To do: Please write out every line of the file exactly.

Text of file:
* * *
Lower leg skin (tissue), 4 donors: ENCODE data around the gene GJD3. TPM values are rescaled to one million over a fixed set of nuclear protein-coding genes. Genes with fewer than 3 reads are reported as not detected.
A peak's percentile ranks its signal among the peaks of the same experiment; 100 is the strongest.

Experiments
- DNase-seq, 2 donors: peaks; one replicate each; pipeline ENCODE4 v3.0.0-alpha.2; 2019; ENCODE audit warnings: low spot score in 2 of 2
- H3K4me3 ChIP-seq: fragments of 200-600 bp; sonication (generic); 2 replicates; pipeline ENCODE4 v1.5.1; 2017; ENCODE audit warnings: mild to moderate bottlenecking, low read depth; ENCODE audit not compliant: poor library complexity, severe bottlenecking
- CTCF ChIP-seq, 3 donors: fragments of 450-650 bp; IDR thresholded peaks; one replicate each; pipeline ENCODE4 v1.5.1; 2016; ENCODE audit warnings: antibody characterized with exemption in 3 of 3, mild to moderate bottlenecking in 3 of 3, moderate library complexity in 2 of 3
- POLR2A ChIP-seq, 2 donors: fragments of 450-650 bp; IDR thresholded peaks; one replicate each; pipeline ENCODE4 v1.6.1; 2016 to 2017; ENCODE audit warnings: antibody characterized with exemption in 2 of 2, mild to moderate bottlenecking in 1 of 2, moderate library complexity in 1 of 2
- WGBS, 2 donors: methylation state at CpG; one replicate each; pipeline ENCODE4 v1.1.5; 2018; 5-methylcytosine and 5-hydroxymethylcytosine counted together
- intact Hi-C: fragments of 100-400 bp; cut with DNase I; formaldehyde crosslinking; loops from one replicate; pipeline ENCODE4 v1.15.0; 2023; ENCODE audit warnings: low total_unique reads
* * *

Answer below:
Lower leg skin (tissue), 4 donors: ENCODE data around the gene GJD3. TPM values are rescaled to one million over a fixed set of nuclear protein-coding genes. Genes with fewer than 3 reads are reported as not detected.
A peak's percentile ranks its signal among the peaks of the same experiment; 100 is the strongest.

Experiments
- DNase-seq, 2 donors: peaks; one replicate each; pipeline ENCODE4 v3.0.0-alpha.2; 2019; ENCODE audit warnings: low spot score in 2 of 2
- H3K4me3 ChIP-seq: fragments of 200-600 bp; sonication (generic); 2 replicates; pipeline ENCODE4 v1.5.1; 2017; ENCODE audit warnings: mild to moderate bottlenecking, low read depth; ENCODE audit not compliant: poor library complexity, severe bottlenecking
- CTCF ChIP-seq, 3 donors: fragments of 450-650 bp; IDR thresholded peaks; one replicate each; pipeline ENCODE4 v1.5.1; 2016; ENCODE audit warnings: antibody characterized with exemption in 3 of 3, mild to moderate bottlenecking in 3 of 3, moderate library complexity in 2 of 3
- POLR2A ChIP-seq, 2 donors: fragments of 450-650 bp; IDR thresholded peaks; one replicate each; pipeline ENCODE4 v1.6.1; 2016 to 2017; ENCODE audit warnings: antibody characterized with exemption in 2 of 2, mild to moderate bottlenecking in 1 of 2, moderate library complexity in 1 of 2
- WGBS, 2 donors: methylation state at CpG; one replicate each; pipeline ENCODE4 v1.1.5; 2018; 5-methylcytosine and 5-hydroxymethylcytosine counted together
- intact Hi-C: fragments of 100-400 bp; cut with DNase I; formaldehyde crosslinking; loops from one replicate; pipeline ENCODE4 v1.15.0; 2023; ENCODE audit warnings: low total_unique reads